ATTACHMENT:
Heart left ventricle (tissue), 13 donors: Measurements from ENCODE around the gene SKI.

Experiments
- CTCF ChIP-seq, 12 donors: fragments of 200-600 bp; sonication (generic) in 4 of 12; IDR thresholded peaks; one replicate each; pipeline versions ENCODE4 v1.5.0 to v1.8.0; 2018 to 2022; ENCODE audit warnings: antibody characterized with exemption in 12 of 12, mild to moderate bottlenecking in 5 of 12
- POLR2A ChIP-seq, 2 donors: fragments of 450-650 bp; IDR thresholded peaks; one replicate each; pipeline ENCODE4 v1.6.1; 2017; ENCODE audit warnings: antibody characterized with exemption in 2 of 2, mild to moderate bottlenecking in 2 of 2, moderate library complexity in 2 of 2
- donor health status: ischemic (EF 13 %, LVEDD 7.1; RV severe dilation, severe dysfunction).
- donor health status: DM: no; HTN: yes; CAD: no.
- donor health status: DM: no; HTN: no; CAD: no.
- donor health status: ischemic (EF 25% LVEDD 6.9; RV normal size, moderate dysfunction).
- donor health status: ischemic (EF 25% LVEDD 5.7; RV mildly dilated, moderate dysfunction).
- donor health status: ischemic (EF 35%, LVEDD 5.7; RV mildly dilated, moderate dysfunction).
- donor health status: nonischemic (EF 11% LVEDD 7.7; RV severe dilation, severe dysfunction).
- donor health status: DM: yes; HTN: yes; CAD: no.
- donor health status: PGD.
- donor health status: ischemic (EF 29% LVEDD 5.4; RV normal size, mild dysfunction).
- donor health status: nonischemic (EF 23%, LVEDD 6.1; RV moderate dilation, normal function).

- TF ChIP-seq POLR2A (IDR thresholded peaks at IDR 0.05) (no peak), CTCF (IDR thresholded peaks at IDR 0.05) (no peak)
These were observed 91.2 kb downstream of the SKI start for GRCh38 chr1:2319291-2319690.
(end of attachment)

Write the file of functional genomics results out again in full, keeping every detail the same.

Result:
Heart left ventricle (tissue), 13 donors: Measurements from ENCODE around the gene SKI.

Experiments
- CTCF ChIP-seq, 12 donors: fragments of 200-600 bp; sonication (generic) in 4 of 12; IDR thresholded peaks; one replicate each; pipeline versions ENCODE4 v1.5.0 to v1.8.0; 2018 to 2022; ENCODE audit warnings: antibody characterized with exemption in 12 of 12, mild to moderate bottlenecking in 5 of 12
- POLR2A ChIP-seq, 2 donors: fragments of 450-650 bp; IDR thresholded peaks; one replicate each; pipeline ENCODE4 v1.6.1; 2017; ENCODE audit warnings: antibody characterized with exemption in 2 of 2, mild to moderate bottlenecking in 2 of 2, moderate library complexity in 2 of 2
- donor health status: ischemic (EF 13 %, LVEDD 7.1; RV severe dilation, severe dysfunction).
- donor health status: DM: no; HTN: yes; CAD: no.
- donor health status: DM: no; HTN: no; CAD: no.
- donor health status: ischemic (EF 25% LVEDD 6.9; RV normal size, moderate dysfunction).
- donor health status: ischemic (EF 25% LVEDD 5.7; RV mildly dilated, moderate dysfunction).
- donor health status: ischemic (EF 35%, LVEDD 5.7; RV mildly dilated, moderate dysfunction).
- donor health status: nonischemic (EF 11% LVEDD 7.7; RV severe dilation, severe dysfunction).
- donor health status: DM: yes; HTN: yes; CAD: no.
- donor health status: PGD.
- donor health status: ischemic (EF 29% LVEDD 5.4; RV normal size, mild dysfunction).
- donor health status: nonischemic (EF 23%, LVEDD 6.1; RV moderate dilation, normal function).

- TF ChIP-seq POLR2A (IDR thresholded peaks at IDR 0.05) (no peak), CTCF (IDR thresholded peaks at IDR 0.05) (no peak)
These were observed 91.2 kb downstream of the SKI start for GRCh38 chr1:2319291-2319690.